Phone booths are iconic, in their own way. Why else would one be able to transform mild-mannered Clark Kent into Superman? Why else would college students try to set a world record, cramming themselves into one?
In the 2003 movie Phonebooth, a New York publicist picks up a ringing receiver in a phone booth and is told that if he hangs up, he'll be killed. Phone booths present a strange sort of space: private, but public at the same time. It would seem to provide safety, but as the movie demostrates, that security is mostly illusory.
Sadly, we know the phone booth's days are numbered. First their design was truncated: half-booths are what you mostly find nowadays. Unlike their full-length predecessors, they allude to the iconography of privacy and protection without even attempting to actually provide those things.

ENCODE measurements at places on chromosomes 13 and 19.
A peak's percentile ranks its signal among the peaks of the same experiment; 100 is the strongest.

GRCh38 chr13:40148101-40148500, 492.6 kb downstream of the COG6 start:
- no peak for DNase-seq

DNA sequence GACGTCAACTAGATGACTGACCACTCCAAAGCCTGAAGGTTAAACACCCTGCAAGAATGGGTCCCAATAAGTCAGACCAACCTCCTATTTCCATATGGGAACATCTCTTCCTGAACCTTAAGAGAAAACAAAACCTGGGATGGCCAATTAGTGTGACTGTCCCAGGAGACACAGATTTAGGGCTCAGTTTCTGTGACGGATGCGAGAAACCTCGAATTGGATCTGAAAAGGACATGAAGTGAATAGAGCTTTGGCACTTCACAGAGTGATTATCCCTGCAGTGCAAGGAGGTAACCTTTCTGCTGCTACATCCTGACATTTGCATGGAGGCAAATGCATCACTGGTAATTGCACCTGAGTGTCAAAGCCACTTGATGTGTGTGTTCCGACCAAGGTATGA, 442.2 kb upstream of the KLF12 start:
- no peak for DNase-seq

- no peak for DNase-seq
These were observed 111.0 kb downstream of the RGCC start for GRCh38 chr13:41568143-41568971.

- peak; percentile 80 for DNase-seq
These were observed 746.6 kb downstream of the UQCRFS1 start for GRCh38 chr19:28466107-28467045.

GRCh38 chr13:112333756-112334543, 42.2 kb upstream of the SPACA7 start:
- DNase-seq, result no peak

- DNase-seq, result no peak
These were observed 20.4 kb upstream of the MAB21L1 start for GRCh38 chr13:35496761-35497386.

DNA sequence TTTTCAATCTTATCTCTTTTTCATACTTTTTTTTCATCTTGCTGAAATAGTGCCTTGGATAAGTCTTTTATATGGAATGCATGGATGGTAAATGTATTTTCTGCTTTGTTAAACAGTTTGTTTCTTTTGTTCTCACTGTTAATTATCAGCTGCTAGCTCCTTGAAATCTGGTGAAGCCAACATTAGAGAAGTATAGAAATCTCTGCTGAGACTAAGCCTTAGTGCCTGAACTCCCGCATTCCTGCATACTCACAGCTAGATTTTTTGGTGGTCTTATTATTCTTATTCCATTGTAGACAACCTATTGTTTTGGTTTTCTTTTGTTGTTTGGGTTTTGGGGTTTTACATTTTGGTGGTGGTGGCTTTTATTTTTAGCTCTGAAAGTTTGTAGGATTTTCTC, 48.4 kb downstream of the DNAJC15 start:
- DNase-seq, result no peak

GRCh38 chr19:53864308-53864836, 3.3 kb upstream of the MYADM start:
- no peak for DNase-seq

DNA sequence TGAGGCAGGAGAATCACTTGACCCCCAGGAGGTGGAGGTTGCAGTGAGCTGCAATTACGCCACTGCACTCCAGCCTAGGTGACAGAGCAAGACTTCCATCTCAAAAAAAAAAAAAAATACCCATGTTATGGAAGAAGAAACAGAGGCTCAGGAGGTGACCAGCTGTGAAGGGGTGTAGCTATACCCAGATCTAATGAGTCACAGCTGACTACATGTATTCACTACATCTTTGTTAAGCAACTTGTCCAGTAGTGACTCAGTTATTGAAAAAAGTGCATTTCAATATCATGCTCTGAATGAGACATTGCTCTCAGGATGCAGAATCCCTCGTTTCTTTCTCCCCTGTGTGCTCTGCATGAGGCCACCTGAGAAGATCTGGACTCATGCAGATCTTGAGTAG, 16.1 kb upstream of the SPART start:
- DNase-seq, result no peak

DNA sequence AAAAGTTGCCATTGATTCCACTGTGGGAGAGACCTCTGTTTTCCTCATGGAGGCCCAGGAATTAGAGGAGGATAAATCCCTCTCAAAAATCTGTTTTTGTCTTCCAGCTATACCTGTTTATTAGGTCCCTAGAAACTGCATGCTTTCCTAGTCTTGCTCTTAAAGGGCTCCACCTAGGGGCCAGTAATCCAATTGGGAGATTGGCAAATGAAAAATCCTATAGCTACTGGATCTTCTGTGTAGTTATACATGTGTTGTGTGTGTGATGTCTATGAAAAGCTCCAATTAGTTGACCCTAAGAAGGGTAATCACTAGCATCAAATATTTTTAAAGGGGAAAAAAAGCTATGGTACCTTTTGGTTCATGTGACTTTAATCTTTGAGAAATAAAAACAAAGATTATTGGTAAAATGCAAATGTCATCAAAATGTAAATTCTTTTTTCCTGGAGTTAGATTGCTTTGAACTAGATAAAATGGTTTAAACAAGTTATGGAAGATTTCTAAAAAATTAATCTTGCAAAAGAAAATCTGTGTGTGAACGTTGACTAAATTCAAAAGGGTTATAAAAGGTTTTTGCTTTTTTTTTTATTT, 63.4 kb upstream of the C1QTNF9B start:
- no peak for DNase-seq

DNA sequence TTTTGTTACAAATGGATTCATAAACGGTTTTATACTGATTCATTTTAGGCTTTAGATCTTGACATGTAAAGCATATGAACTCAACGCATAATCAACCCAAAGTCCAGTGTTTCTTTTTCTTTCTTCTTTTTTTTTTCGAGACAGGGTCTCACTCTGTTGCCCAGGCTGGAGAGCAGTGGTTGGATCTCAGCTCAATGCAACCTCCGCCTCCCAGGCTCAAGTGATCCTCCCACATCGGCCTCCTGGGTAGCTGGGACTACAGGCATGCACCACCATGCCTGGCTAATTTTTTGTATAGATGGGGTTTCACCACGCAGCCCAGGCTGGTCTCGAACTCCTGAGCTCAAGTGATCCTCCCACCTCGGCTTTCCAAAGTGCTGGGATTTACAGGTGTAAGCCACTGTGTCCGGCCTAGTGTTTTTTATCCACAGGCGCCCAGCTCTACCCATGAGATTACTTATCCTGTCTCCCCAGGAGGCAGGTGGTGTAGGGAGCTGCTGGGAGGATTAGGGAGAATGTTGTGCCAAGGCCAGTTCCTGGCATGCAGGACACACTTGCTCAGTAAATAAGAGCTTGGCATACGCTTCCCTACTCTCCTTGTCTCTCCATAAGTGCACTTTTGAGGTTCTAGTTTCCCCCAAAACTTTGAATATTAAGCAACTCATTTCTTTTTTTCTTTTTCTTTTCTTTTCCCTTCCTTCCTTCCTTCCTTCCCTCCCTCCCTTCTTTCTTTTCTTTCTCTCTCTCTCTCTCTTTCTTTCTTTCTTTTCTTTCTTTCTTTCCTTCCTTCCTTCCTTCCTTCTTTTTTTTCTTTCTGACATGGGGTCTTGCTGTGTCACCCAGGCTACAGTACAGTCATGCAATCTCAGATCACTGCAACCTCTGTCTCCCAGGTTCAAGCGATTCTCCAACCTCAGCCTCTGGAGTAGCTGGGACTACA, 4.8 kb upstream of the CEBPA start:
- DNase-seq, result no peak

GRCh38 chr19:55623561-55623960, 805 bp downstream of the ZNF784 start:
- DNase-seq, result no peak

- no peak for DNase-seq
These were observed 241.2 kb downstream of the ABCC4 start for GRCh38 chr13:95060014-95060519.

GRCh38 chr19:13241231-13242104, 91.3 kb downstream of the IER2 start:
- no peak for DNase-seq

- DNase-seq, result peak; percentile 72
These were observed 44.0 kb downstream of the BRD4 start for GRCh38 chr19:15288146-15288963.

These days phone booths are just as likely to serve as convenient bicycle parking, or as canvas to a grafitti artist, as to aid in the placing of an actual phone call. The handwriting is clearly on the wall that soon, one day, the phone booth will be entirely obsolete. And it will disappear.
Now is an interesting time to watch them- these accidental sculptures- to note where we can still find them, what shape they are in, who- if anyone- still uses them.